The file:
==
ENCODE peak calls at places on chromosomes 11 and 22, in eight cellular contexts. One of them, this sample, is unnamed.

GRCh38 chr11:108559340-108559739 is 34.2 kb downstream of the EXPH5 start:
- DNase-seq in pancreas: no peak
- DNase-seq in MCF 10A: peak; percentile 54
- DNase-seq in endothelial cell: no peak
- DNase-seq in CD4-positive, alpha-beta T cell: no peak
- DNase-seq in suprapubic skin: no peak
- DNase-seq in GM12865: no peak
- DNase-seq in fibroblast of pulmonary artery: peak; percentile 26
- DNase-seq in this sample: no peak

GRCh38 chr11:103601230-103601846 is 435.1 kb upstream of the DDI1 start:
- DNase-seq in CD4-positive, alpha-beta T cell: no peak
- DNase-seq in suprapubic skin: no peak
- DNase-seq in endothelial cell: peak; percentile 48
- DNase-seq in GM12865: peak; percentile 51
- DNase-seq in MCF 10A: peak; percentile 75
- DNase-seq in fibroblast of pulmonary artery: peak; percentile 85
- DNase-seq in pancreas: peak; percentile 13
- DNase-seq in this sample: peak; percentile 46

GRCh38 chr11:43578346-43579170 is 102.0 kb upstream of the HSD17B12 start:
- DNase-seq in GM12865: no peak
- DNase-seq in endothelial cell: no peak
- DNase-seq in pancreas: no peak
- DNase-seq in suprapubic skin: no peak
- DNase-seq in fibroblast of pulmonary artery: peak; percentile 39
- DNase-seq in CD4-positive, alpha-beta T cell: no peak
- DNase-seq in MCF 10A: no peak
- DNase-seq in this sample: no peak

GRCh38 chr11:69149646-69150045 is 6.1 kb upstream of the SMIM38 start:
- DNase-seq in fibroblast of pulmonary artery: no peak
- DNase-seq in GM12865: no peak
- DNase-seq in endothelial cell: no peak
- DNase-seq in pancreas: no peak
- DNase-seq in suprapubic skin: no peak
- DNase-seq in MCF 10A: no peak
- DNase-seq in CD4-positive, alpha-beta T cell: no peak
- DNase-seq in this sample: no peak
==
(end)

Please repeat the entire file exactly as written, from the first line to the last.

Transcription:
ENCODE peak calls at places on chromosomes 11 and 22, in eight cellular contexts. One of them, this sample, is unnamed.

GRCh38 chr11:108559340-108559739 is 34.2 kb downstream of the EXPH5 start:
- DNase-seq in pancreas: no peak
- DNase-seq in MCF 10A: peak; percentile 54
- DNase-seq in endothelial cell: no peak
- DNase-seq in CD4-positive, alpha-beta T cell: no peak
- DNase-seq in suprapubic skin: no peak
- DNase-seq in GM12865: no peak
- DNase-seq in fibroblast of pulmonary artery: peak; percentile 26
- DNase-seq in this sample: no peak

GRCh38 chr11:103601230-103601846 is 435.1 kb upstream of the DDI1 start:
- DNase-seq in CD4-positive, alpha-beta T cell: no peak
- DNase-seq in suprapubic skin: no peak
- DNase-seq in endothelial cell: peak; percentile 48
- DNase-seq in GM12865: peak; percentile 51
- DNase-seq in MCF 10A: peak; percentile 75
- DNase-seq in fibroblast of pulmonary artery: peak; percentile 85
- DNase-seq in pancreas: peak; percentile 13
- DNase-seq in this sample: peak; percentile 46

GRCh38 chr11:43578346-43579170 is 102.0 kb upstream of the HSD17B12 start:
- DNase-seq in GM12865: no peak
- DNase-seq in endothelial cell: no peak
- DNase-seq in pancreas: no peak
- DNase-seq in suprapubic skin: no peak
- DNase-seq in fibroblast of pulmonary artery: peak; percentile 39
- DNase-seq in CD4-positive, alpha-beta T cell: no peak
- DNase-seq in MCF 10A: no peak
- DNase-seq in this sample: no peak

GRCh38 chr11:69149646-69150045 is 6.1 kb upstream of the SMIM38 start:
- DNase-seq in fibroblast of pulmonary artery: no peak
- DNase-seq in GM12865: no peak
- DNase-seq in endothelial cell: no peak
- DNase-seq in pancreas: no peak
- DNase-seq in suprapubic skin: no peak
- DNase-seq in MCF 10A: no peak
- DNase-seq in CD4-positive, alpha-beta T cell: no peak
- DNase-seq in this sample: no peak